On the way to her mama’s house.
“I can’t go there with my toes like this.”
Quick stop at Walgreens for a bottle of “hooker red”.
“We’ll pull over
and get presentable.”
I pull the cooler out of the back of the truck to make a seat.
She pivots to put her feet out the passenger door.
I take a seat on the cooler.
As I’m painting her toenails, a young couple pass by.
“I love your haircut! Where did you go?! I need a haircut so bad!.”
“She cut my hair,” my wife says.
“Oh my god- seriously?? Could you...?”
“Sorry. We’re just passing through.”
Tuesday morning, February 12.
Somewhere in Florida.
“You made me promises promises
Knowing I’d believe
You knew you’d never keep...” plays over the loudspeaker.
The cashier’s name tag says “CINDY”. She sings along under breath, her feet and hips moving to the beat. I picture her dancing to the same song 35 younger, before the sun and cigarettes did their work.
She smiles at the man in line in front of us. Red hearts and “I Bless the Day God Led Me to You” embossed in gold adorn the black card in his hand. He sets it on the counter with a bottle of orange Gatorade and a box of instant potatoes. His dread locks extend beyond the hem of his chef’s coat.
“The nice thing about this job is you can just bring your own lunch, too. Anything microwaveable is generally good,” the older of the two men stocking the drink case tells the younger. He demonstrates how to carefully align the bottles with the labels all facing out.
Younger man nods, “Yeah.” Cuts open another case of Sprite.
Since leaving Facebook, I keep hearing from friends asking about where to find me. I’ve begun posting photo updates on Instagram as taggart_tracy and will be making regular entries here on this blog.
my wife and I moved to Florida at the end of last year, and life has changed a good deal for us. I’ll share stories and thoughts here as they arise.
New Year’s Eve 2017
I woke up in a motel 75 miles from home, with a dead dog and a nasty head cold. I was on call for two hospitals that day, and there were eleven patients I had to see and some who would need surgery. I sat up in bed and nudged Lucy with my foot. “Time to get up, LazyBones.” She didn’t move. I reached down to shake her awake and felt how cold and stiff she was.
Lucy was old for a bulldog. We’d had nearly ten good years together, and I’d begun to fear she would die soon. I wrapped her in an old sheet I got from the housekeeper and placed her on the back seat of my Jeep then drove to the hospital. She lay there all morning as I rounded on inpatients, saw a new patient in the emergency room, and scheduled surgery for the day.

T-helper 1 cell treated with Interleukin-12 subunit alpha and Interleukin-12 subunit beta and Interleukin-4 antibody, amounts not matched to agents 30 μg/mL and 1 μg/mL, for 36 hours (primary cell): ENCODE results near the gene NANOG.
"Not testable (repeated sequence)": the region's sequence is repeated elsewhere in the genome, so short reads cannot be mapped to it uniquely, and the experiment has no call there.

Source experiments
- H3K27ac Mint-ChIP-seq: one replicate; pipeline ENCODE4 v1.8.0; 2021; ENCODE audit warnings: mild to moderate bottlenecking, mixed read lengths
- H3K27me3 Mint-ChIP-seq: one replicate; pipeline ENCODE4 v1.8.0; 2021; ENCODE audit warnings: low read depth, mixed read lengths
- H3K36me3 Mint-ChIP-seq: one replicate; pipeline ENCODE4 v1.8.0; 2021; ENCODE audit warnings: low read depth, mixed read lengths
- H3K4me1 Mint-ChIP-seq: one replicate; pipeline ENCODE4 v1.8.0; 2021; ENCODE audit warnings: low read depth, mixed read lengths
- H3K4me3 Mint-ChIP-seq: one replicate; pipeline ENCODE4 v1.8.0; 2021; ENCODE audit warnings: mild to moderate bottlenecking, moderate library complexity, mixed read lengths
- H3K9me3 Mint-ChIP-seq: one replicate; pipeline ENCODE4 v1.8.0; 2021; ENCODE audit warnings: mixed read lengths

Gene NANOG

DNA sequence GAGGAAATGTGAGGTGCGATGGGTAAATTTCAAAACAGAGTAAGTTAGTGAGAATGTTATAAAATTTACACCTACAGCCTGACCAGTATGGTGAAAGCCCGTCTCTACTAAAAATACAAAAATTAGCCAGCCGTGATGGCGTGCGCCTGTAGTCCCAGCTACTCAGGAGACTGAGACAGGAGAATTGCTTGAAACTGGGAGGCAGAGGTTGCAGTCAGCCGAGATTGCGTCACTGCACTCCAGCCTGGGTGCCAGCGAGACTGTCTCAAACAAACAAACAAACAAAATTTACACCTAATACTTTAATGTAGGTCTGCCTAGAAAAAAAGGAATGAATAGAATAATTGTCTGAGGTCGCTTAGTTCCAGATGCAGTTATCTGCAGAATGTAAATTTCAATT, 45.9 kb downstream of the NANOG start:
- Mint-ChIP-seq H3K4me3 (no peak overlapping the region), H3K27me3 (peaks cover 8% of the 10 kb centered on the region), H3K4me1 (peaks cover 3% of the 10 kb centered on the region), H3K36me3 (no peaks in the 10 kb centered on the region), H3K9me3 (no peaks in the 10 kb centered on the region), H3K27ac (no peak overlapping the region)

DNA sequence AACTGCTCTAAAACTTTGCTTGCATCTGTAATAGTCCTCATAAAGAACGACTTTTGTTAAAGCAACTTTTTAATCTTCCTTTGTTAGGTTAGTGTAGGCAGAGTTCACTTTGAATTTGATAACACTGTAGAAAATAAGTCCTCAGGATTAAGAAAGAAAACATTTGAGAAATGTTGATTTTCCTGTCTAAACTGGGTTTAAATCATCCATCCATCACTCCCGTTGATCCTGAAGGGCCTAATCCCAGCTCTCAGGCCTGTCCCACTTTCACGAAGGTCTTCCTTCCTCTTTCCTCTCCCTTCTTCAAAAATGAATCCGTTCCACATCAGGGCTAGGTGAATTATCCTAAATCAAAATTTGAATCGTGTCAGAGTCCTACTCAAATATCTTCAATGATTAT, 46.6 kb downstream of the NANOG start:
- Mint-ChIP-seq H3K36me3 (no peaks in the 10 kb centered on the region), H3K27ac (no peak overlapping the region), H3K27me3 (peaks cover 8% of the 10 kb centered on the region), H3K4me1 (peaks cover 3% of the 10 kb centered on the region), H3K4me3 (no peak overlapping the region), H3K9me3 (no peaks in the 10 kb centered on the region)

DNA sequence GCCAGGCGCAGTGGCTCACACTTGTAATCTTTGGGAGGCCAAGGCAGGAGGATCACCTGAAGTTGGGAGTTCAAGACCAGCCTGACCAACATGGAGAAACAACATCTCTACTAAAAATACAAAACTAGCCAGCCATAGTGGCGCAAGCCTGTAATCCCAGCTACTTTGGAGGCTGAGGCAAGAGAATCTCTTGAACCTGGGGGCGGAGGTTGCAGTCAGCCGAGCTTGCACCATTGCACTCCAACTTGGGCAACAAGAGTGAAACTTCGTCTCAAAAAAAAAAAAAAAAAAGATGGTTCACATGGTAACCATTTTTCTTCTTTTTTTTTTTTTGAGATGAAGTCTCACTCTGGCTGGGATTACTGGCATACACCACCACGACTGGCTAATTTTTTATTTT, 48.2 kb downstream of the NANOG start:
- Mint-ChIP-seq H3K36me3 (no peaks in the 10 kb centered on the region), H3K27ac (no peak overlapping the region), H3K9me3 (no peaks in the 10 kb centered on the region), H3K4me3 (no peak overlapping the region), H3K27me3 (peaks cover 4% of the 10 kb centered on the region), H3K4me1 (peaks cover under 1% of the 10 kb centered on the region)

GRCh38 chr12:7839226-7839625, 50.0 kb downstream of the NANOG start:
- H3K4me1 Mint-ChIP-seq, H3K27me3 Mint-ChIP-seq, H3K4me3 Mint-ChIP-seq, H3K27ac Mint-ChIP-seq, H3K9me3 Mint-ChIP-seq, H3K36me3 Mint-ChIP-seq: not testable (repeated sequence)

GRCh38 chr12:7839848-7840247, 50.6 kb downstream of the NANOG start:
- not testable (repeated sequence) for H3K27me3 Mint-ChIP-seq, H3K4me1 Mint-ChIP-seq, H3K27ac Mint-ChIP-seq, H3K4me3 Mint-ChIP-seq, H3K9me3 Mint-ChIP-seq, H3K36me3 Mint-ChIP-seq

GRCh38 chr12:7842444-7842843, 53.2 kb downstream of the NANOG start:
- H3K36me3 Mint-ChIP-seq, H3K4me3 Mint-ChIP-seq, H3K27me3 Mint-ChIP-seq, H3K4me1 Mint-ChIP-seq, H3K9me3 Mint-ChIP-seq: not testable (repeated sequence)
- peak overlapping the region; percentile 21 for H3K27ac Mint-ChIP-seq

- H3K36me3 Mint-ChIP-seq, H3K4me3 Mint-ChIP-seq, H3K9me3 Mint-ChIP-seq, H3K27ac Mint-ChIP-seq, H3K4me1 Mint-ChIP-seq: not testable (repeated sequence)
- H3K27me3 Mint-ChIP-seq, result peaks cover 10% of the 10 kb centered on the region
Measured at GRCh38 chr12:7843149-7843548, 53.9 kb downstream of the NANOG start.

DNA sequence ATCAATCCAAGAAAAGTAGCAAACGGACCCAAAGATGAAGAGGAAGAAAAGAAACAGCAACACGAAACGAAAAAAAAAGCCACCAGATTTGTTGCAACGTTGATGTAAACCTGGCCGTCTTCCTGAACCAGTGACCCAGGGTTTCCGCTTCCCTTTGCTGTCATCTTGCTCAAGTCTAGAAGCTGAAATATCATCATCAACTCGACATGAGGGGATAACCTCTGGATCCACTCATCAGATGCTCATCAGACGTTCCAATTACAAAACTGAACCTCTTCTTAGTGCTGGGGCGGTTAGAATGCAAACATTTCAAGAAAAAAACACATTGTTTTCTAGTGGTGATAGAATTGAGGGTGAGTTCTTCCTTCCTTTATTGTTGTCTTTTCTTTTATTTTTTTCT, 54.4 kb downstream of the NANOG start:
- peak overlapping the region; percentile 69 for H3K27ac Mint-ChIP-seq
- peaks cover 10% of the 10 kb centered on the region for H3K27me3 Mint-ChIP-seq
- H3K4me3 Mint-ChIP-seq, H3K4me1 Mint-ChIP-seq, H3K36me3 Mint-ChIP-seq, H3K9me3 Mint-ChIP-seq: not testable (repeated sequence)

I took her to the crematory between operations. The gentleman who operates it out of his home in the country was kind, but not overly solicitous. He told me that the fee was based on weight, and took Lucy into the back of the shed which served as his office. Returning a moment later, he informed me the cost would be forty-two dollars.
I handed him my credit card, and burst into tears as he handed it back. He hugged me lightly and gave me a handful of tissues for the road.
An hour later, I was elbow-deep in the tangled intestines of an elderly woman who was suffering from acute ischemia of the gut. She was already gone in shock on arrival to the hospital, and without surgery would certainly have died.
It was a busy day. I removed a gallbladder full of stones and a rotten appendix. I inserted a chest tube into a pedestrian who’d been struck by a car, and drained an abscess resulting from intravenous drug abuse.
I met with the family of a very ill and severely debilitated man who were struggling with whether to place a feeding tube and keep him on a ventilator, or “let Nature take its course.” They felt he’d “had a good life” and decided not to continue aggressive treatment. The breathing tube was removed, medication supporting his blood pressure was stopped, and I sat with them as his heart ceased to beat.
I went back to the motel, put a frozen dinner in the microwave, and changed into sweats and a T-shirt that- like most of my clothes- were covered in dog hair. Exhausted as I was, it was hard to sleep without Lucy curled up at my feet.